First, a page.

Register now!

Sept. 28 - Oct. 3, 2013

DataWeek 2013 Conference and Expo
Browse DataWeek News and Submit Articles

Transparency as a Service: How We Got Here

During our time building privacy friendly data products at Enliken we’ve learned a lot about consumers’ opinions and perceptions of the information that describes them. Along the way we also talked to dozens of companies about how they gather and use data.

Our key insights:

  • Consumers are happy to share some information with businesses they trust, and fiercely protect the rest.

  • When consumers say “privacy” they don’t mean isolation, they mean control.

  • There are 4 factors that influence a consumer’s perception of privacy – transparency, content, use and retention.

  • The data that advertisers want most (intent and affinity data) is information that consumers are happy to share.

Our new product leverages those insights to create a solution to the privacy paradox facing digital marketers today: how can i provide relevance while respecting privacy? Last week Julie Bernard described the paradox at D2:

“There’s a funny consumer thing ,” she said. “They’re worried about our use of data, but they’re pissed if I don’t deliver relevance. … How am I supposed to deliver relevance and magically deliver what they want if I don’t look at the data?”

As it turns out, this might be a false choice. Consumers don’t want to deny brands the ability to capture and use data as much as they want the ability to control the terms under which it happens. Especially for brands like Macys that wield such strong brand equity that they could easily ask for more data. Research by PWC, DMA(UK), McCann and others has confirmed this.

So what are these magic terms that make consumers comfortable with advertisers using their data for marketing? How can we tap the full potential of data driven marketing?


It’s our opinion that individuals simply want to know what data is being gathered, what it’s being used for, and for certain types of data, how long it’s going to be kept for. In the case of digital advertising the use is obvious and retention isn’t a factor because the content is innocuous.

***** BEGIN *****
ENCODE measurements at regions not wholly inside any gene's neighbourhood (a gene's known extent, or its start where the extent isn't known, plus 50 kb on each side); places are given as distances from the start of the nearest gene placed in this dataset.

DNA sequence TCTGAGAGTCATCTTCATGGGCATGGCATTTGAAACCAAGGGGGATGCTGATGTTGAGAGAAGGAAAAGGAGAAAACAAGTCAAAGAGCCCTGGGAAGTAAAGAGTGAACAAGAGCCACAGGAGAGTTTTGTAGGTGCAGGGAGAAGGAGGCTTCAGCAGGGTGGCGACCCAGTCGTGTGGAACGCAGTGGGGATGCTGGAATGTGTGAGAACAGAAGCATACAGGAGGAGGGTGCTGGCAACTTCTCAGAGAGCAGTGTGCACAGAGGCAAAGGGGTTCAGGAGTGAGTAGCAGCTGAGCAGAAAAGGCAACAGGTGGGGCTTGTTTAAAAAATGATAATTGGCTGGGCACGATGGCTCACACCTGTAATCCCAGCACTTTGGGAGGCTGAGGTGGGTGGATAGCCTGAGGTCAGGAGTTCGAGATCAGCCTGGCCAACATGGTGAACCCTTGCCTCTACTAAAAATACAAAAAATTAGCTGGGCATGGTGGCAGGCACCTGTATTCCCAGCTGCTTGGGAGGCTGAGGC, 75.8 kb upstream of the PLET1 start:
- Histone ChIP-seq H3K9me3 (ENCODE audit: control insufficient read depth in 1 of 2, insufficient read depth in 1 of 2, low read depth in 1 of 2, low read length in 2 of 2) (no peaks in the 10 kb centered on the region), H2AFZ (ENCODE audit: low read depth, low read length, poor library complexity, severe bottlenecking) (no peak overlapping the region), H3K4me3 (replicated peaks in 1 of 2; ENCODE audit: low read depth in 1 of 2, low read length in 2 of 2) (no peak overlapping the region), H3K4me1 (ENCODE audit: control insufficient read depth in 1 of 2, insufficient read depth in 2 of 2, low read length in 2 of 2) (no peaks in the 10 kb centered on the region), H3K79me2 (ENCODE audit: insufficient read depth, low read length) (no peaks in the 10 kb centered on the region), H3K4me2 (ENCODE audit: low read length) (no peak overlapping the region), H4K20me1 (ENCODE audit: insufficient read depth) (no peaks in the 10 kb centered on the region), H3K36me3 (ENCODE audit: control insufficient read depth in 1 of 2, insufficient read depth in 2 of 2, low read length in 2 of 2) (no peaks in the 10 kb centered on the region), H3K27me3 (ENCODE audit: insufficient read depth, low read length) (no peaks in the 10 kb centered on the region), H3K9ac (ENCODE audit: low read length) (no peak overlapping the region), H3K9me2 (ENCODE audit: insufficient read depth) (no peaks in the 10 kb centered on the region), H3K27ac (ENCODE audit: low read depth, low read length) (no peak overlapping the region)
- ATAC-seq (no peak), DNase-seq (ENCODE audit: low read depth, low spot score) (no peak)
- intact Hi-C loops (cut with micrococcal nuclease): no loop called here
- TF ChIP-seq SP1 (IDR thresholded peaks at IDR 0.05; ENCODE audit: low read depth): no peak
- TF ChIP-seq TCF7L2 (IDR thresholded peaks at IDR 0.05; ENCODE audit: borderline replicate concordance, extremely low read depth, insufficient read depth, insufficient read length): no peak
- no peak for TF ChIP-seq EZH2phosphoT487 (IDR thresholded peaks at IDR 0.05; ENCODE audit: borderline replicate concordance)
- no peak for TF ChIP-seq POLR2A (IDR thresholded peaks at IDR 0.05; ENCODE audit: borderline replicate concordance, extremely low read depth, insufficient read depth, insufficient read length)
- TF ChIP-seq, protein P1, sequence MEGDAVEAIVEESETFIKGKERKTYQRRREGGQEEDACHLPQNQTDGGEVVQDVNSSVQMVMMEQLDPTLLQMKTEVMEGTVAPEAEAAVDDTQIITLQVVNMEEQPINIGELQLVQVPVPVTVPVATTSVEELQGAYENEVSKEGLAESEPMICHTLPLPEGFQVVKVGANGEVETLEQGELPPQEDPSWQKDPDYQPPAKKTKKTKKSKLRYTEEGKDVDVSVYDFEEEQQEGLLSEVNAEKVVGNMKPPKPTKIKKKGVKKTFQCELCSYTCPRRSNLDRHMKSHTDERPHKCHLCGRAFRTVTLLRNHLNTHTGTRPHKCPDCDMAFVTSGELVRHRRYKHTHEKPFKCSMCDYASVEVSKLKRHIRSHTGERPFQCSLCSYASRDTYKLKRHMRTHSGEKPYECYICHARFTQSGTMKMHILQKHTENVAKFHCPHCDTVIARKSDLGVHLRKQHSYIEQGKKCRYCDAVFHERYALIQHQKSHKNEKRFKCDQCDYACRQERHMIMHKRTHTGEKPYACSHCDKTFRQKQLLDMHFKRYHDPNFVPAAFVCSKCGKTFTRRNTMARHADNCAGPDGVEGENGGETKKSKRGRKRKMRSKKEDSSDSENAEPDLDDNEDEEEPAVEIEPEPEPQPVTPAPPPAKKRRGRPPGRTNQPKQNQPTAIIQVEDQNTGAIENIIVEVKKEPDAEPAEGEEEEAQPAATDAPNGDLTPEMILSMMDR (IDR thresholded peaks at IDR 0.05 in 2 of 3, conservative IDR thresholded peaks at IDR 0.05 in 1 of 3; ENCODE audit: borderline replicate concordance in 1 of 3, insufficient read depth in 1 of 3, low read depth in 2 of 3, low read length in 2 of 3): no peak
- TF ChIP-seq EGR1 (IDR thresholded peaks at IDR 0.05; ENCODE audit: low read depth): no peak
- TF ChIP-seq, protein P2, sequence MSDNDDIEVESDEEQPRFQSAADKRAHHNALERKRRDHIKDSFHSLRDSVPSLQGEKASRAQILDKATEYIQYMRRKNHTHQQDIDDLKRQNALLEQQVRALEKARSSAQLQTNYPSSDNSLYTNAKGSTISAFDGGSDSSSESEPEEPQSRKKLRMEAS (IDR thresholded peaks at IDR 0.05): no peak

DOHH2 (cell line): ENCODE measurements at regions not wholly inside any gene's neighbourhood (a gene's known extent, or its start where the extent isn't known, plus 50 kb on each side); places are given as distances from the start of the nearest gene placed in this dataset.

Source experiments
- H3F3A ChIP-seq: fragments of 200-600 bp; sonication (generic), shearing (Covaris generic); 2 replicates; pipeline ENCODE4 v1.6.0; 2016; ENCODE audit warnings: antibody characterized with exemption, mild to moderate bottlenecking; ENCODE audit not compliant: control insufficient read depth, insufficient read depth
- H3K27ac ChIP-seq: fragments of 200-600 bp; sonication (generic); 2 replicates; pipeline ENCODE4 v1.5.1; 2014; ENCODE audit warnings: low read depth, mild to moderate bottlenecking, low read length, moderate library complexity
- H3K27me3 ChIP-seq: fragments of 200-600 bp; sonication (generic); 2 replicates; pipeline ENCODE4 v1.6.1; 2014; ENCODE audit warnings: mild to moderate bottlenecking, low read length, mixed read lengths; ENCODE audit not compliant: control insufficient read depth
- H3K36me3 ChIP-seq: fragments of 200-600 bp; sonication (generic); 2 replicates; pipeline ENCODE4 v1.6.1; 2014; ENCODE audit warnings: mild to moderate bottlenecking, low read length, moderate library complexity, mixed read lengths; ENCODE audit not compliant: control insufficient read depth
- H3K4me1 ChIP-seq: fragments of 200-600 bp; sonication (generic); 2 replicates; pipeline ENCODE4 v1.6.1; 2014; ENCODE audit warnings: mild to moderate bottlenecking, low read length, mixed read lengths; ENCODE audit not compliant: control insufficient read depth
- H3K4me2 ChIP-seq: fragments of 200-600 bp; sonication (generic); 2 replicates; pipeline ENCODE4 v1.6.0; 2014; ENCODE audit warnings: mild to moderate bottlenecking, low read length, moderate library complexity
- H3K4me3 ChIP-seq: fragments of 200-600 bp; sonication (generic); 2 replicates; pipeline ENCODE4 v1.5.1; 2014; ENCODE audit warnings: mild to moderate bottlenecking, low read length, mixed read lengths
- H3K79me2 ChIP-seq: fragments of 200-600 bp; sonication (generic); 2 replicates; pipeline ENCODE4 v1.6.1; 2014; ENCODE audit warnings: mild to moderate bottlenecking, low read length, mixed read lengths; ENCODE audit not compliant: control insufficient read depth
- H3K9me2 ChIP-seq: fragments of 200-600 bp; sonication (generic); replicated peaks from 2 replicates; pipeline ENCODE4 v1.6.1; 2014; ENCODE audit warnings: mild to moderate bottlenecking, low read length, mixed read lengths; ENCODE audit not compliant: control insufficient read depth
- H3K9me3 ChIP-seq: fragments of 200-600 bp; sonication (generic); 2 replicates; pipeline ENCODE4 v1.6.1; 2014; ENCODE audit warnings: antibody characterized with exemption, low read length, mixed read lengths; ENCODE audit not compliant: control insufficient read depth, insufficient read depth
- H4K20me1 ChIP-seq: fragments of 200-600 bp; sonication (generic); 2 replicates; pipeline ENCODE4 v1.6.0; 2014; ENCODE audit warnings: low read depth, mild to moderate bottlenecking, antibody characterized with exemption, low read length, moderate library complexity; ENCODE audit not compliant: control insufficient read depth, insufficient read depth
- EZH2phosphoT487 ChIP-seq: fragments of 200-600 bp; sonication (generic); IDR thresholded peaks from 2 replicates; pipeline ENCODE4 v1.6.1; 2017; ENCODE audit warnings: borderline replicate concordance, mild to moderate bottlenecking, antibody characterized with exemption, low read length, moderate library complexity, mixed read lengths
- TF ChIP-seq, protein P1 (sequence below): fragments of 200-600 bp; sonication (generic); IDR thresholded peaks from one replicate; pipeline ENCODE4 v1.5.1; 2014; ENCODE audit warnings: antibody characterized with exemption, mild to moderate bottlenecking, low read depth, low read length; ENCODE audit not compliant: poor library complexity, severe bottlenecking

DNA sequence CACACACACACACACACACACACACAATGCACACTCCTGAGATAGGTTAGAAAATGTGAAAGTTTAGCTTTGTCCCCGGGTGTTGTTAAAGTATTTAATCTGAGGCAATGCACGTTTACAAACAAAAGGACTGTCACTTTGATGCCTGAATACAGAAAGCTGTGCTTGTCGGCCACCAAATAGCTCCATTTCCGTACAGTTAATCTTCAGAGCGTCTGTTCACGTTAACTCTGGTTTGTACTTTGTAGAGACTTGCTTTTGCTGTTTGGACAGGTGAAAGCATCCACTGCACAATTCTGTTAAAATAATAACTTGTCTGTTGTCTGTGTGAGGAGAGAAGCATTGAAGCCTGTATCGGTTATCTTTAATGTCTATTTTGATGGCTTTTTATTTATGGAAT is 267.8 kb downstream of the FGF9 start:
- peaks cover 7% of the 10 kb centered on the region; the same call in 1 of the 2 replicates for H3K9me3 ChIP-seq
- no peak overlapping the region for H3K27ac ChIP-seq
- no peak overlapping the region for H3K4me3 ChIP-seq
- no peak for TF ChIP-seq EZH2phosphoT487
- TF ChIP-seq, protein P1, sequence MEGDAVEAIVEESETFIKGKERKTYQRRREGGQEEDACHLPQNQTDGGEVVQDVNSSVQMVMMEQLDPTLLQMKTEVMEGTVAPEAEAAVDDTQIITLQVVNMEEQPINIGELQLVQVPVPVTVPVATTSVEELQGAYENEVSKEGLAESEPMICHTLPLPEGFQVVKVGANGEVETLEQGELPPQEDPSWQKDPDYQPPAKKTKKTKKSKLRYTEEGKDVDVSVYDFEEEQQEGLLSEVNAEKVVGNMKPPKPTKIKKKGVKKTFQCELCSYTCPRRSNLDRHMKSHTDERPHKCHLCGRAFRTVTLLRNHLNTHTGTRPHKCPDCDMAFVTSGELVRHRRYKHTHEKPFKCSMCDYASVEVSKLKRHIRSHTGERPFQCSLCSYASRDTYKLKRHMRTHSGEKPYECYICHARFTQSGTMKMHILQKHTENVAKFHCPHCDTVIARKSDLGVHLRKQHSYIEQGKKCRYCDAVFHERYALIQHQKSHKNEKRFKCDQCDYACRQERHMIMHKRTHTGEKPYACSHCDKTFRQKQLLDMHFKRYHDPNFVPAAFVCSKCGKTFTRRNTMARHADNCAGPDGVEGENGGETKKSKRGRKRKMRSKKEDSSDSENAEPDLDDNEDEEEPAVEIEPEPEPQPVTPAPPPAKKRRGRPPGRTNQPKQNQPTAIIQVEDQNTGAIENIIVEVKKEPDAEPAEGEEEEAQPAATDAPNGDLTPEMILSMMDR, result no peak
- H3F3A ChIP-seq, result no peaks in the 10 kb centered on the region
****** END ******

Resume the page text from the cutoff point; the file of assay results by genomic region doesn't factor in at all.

Let’s talk more about the content. In the case of most behavioral advertising, content is an age range, salary range, the types of things you are shopping for, maybe if you own pets, etc. You’d expect people to normally rate this stuff as pretty harmless. They do – earlier this year we showed 600 people their profiles from 5 major online data brokers and asked them to rate sensitivity. Overall they rated only 9% of datapoints as sensitive, after drilling down to look at data about travel, shopping intent, and interests we found their sensitivity tracked very close to 0%.

After people saw their profiles in most cases they shrugged and said “this is what all the fuss is about??” We saw the same behavior after the Acxiom dashboard was launched last week, and their data is arguably more sensitive because it includes much more granular details and is tied to a name and social security number.

So consumers aren’t alarmed or offended when they see data. But how do regulators feel about transparency?

“A recurring theme I have emphasized — and one that runs through the agency’s privacy work — is the need to move commercial data practices into the sunlight. For too long, the way personal information is collected and used has been at best an enigma ‘enshrouded in considerable smog.’ We need to clear the air.”

The Privacy Challenges of Big Data: A View from the Lifeguard’s Chair by FTC Chairwoman Edith Ramirez

“Consumers have a right to access and correct personal data in usable formats, in a manner that is appropriate to the sensitivity of the data and the risk of adverse consequences to consumers if the data are inaccurate.”

President Obama’s Privacy Bill of Rights

It’s clear that regulators are in favor of transparency, and consumers are satisfied and generally disinterested once they see profiles, but the advantages of transparency go beyond appeasement. As consumers are made familiar to their online profiles they will find data usage even less sensitive; allowing marketers to leverage data safely in more ways with even less risk of pissing off the consumer.

The best part about transparency is that it’s simple, easy and doesn’t require a business to change how they gather or use data. This is why we’re re-launching Enliken today as Transparency as a Service. We’ve made it easy for any digital marketer to securely and safely disclose consumer profiles.

About the Author: marc_allthingsd Marc is co-founder and CEO of Enliken, a consumer friendly data company. He’s an advocate for transparency around the gathering, use and retention of data. Previously Marc was founding CEO of Spongecell, he holds a degree in Social Decision Sciences from Carnegie Mellon University.  Follow Marc on Twitter @guldi.

Tags: , ,


Comments are closed.